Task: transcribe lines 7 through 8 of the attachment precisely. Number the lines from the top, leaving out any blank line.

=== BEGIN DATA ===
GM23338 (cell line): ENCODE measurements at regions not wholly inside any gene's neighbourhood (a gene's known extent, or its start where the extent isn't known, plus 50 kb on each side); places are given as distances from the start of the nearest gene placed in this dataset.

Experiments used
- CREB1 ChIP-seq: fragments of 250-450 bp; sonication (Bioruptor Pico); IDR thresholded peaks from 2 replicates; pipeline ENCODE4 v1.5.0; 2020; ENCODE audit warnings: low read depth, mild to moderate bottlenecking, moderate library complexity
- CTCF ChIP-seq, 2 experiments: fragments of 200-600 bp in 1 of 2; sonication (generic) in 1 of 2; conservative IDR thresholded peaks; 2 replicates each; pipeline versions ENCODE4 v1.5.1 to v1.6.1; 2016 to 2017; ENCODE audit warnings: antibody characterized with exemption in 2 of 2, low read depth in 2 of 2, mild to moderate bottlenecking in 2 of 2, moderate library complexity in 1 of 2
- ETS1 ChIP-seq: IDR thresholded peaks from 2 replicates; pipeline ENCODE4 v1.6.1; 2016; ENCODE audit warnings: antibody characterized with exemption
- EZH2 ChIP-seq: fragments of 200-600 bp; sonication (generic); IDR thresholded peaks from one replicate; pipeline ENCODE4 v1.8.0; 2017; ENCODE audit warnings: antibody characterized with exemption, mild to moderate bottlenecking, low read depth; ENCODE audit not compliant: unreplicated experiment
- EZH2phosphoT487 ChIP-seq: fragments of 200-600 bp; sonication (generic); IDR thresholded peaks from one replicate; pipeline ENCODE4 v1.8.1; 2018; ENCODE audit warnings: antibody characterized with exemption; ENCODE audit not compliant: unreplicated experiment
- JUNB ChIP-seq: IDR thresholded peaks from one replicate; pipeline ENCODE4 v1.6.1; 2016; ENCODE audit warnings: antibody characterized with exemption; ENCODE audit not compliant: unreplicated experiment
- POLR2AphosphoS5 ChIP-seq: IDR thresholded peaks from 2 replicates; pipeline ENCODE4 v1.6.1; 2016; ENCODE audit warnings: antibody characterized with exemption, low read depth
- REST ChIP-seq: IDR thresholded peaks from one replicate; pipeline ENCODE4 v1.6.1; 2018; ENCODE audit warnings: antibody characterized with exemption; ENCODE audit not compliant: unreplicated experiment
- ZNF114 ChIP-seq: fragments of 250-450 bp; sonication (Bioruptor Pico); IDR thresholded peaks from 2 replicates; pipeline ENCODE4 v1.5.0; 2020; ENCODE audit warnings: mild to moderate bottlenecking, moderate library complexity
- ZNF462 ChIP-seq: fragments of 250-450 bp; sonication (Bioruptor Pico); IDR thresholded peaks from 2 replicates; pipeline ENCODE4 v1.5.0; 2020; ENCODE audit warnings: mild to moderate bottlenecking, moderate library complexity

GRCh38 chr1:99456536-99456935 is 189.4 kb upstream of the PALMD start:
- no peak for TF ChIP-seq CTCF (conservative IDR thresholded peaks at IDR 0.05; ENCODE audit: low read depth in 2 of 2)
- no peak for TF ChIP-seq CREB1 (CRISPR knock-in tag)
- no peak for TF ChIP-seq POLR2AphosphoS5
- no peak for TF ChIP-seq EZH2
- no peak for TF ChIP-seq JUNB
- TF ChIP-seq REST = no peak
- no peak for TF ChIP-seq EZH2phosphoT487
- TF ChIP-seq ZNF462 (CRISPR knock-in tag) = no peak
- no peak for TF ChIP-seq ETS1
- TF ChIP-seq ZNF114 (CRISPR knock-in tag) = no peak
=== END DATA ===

- EZH2phosphoT487 ChIP-seq: fragments of 200-600 bp; sonication (generic); IDR thresholded peaks from one replicate; pipeline ENCODE4 v1.8.1; 2018; ENCODE audit warnings: antibody characterized with exemption; ENCODE audit not compliant: unreplicated experiment
- JUNB ChIP-seq: IDR thresholded peaks from one replicate; pipeline ENCODE4 v1.6.1; 2016; ENCODE audit warnings: antibody characterized with exemption; ENCODE audit not compliant: unreplicated experiment